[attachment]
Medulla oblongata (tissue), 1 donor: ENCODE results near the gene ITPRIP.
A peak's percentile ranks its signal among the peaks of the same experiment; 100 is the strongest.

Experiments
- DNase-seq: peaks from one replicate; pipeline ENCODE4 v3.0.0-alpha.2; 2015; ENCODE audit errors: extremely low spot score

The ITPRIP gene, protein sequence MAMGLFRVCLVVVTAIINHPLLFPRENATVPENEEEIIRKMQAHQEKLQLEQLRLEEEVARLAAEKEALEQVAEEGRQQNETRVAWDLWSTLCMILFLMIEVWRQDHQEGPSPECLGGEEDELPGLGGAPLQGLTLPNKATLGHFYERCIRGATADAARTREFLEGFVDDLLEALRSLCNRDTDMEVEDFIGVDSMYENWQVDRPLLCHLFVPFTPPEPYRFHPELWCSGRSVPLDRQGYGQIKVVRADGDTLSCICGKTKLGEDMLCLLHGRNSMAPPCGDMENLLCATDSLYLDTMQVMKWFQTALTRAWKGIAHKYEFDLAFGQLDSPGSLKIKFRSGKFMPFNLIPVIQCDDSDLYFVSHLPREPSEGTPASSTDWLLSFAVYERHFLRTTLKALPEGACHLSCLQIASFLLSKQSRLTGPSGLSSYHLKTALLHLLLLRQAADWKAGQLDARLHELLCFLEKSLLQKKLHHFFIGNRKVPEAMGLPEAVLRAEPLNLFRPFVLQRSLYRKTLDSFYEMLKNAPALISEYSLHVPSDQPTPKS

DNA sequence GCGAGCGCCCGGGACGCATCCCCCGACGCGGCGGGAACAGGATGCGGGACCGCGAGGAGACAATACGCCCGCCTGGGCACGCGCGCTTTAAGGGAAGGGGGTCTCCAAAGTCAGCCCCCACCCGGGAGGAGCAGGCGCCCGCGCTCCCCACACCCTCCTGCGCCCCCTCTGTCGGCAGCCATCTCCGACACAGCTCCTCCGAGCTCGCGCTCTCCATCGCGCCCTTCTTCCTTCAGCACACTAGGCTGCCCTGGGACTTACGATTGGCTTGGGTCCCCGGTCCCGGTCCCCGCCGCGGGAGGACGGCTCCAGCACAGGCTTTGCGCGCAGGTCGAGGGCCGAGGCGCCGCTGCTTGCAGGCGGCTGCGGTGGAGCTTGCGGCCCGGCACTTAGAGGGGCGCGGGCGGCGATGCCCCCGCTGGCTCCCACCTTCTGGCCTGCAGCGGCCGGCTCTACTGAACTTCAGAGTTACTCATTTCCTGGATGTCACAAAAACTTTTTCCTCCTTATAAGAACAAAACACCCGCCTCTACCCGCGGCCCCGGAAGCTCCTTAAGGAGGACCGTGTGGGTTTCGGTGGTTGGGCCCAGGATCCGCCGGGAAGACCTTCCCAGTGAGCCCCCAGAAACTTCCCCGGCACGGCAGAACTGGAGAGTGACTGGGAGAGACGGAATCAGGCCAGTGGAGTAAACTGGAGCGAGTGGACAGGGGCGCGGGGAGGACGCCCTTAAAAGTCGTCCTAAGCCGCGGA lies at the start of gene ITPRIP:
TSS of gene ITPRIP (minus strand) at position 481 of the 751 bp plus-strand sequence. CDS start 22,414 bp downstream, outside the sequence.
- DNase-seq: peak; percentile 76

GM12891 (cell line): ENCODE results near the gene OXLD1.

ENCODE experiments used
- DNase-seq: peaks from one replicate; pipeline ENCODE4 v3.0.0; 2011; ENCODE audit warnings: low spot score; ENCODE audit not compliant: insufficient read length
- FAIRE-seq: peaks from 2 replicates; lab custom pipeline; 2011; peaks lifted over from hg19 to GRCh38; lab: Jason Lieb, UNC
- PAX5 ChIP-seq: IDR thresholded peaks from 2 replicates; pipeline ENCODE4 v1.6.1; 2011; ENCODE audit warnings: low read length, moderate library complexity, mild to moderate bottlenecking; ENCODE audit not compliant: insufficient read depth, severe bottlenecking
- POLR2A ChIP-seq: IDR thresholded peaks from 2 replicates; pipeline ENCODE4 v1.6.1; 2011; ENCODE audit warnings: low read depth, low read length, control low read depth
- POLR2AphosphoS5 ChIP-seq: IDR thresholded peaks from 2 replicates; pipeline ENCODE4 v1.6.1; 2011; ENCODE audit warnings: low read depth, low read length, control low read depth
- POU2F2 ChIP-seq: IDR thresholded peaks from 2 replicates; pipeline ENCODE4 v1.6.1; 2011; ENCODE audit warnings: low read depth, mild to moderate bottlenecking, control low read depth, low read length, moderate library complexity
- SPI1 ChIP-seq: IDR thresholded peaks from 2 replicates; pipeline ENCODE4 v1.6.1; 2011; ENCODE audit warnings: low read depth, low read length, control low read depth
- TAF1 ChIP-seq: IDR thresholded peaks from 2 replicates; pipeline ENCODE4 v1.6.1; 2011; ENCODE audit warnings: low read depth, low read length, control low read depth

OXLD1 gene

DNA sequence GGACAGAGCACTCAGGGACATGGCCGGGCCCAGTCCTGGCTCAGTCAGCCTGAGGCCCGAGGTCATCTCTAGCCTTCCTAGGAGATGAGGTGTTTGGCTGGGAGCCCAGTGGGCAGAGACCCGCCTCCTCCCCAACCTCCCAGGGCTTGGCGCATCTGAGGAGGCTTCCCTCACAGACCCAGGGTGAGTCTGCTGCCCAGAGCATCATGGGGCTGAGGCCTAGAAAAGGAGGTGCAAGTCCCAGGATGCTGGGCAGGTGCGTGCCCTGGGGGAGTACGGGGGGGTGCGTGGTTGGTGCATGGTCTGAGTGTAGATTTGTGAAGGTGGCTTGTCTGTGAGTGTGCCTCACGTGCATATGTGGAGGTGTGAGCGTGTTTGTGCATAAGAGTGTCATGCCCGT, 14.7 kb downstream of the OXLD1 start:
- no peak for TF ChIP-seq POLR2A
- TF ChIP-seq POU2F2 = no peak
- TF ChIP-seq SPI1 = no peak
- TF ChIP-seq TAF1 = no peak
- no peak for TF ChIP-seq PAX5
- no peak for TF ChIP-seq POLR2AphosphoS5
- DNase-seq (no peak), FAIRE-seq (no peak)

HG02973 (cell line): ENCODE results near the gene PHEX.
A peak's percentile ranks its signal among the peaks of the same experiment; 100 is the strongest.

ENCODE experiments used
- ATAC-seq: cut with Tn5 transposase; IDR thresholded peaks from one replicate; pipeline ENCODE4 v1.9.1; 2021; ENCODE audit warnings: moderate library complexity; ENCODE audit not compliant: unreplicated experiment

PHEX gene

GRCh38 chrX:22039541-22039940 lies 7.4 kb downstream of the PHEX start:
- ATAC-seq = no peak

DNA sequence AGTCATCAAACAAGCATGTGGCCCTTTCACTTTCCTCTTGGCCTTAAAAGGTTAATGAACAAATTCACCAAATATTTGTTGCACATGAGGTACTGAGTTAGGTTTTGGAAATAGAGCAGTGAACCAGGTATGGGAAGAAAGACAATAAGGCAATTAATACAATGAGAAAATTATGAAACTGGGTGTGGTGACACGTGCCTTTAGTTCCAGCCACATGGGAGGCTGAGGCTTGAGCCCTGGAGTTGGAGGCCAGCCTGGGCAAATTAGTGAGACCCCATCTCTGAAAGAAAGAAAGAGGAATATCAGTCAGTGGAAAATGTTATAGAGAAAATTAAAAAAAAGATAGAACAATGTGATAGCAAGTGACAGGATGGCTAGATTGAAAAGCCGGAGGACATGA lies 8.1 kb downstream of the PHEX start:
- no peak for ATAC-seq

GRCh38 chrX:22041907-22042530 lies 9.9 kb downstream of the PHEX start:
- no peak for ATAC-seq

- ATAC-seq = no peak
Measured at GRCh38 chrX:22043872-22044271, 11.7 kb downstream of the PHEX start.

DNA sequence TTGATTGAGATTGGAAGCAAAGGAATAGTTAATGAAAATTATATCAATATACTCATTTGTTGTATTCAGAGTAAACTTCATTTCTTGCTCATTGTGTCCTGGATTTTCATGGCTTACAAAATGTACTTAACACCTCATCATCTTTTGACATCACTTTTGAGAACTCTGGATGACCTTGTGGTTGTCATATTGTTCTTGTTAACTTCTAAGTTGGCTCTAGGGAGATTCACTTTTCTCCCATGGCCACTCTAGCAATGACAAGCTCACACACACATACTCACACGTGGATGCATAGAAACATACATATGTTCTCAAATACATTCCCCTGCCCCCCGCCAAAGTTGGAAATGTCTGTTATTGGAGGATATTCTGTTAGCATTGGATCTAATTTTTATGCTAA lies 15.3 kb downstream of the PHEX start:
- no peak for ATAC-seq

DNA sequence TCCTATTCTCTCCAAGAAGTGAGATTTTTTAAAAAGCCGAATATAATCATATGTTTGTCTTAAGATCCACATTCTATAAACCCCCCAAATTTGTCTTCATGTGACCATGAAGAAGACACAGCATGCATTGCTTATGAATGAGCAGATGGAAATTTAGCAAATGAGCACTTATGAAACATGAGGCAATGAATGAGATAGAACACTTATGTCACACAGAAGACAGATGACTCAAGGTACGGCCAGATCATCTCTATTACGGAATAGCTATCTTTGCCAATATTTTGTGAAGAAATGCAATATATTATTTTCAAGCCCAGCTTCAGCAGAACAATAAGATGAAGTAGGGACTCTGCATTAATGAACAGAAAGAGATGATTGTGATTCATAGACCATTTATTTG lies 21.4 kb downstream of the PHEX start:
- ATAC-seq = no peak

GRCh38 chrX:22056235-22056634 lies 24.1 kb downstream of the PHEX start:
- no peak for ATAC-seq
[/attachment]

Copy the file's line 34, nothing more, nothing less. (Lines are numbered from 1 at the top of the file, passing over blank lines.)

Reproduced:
- ATAC-seq = no peak